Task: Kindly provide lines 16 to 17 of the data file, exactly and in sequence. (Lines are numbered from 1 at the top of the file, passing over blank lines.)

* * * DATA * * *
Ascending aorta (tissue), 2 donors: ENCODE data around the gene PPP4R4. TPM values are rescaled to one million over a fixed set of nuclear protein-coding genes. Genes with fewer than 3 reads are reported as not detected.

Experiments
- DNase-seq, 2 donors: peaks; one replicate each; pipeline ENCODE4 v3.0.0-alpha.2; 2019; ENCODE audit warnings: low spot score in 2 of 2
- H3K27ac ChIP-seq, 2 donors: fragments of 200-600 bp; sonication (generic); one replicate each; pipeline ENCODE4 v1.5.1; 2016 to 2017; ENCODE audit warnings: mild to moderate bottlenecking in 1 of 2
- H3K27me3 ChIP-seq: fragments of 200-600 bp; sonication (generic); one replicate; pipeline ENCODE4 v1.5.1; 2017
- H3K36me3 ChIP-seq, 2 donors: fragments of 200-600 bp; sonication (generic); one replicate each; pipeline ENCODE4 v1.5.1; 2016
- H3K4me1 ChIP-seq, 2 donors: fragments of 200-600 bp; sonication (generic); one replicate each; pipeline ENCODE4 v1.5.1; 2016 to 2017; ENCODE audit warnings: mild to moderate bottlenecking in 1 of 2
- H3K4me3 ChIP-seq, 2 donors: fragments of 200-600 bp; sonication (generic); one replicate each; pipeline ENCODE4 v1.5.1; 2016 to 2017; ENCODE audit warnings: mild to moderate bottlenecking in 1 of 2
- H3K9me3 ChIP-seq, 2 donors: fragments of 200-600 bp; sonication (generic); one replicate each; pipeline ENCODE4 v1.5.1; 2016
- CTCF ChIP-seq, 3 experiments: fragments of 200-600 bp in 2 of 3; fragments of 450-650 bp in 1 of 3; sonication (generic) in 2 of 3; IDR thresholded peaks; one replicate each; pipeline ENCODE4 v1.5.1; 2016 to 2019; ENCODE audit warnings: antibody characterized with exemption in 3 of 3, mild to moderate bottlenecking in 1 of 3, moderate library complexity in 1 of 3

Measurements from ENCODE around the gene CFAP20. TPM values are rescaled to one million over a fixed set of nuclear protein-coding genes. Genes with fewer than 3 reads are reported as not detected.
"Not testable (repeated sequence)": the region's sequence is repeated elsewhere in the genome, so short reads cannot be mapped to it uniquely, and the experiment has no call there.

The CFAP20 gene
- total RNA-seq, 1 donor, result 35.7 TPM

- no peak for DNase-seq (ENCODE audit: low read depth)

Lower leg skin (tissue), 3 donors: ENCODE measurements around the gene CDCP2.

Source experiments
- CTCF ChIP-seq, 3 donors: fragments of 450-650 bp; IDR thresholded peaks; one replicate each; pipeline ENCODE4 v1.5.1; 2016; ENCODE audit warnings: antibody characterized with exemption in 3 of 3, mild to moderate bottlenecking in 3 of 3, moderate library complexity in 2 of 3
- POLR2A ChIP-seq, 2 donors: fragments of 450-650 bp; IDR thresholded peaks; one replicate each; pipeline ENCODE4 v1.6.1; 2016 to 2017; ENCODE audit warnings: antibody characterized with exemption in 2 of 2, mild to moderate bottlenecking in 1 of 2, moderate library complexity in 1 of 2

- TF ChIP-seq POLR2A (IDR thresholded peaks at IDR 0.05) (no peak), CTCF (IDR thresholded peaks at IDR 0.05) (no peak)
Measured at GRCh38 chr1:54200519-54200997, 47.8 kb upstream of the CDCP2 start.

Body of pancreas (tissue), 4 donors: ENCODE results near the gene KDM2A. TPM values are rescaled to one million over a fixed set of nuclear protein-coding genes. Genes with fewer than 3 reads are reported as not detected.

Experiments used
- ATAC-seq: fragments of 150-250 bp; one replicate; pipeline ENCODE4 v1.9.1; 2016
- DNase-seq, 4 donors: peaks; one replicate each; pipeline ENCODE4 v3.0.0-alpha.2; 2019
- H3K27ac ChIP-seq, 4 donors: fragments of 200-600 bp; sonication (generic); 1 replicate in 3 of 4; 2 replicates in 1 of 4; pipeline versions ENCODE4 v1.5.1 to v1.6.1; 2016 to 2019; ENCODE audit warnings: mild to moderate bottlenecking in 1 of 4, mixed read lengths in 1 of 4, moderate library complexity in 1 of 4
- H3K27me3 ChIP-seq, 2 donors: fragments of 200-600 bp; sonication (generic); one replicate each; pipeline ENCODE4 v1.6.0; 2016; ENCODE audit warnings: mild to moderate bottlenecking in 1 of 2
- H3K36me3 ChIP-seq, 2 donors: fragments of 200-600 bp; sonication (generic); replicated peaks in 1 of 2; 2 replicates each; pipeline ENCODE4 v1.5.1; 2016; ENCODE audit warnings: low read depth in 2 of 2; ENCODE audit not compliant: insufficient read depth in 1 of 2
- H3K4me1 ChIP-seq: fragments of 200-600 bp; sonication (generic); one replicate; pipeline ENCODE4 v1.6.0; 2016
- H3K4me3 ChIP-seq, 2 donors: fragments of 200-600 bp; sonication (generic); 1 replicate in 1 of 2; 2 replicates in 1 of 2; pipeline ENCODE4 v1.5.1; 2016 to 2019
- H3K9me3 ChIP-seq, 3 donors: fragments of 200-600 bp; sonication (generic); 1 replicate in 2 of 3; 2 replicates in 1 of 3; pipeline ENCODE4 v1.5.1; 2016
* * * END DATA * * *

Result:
Lower leg skin (tissue), 3 donors: ENCODE measurements around the gene CDCP2.

Source experiments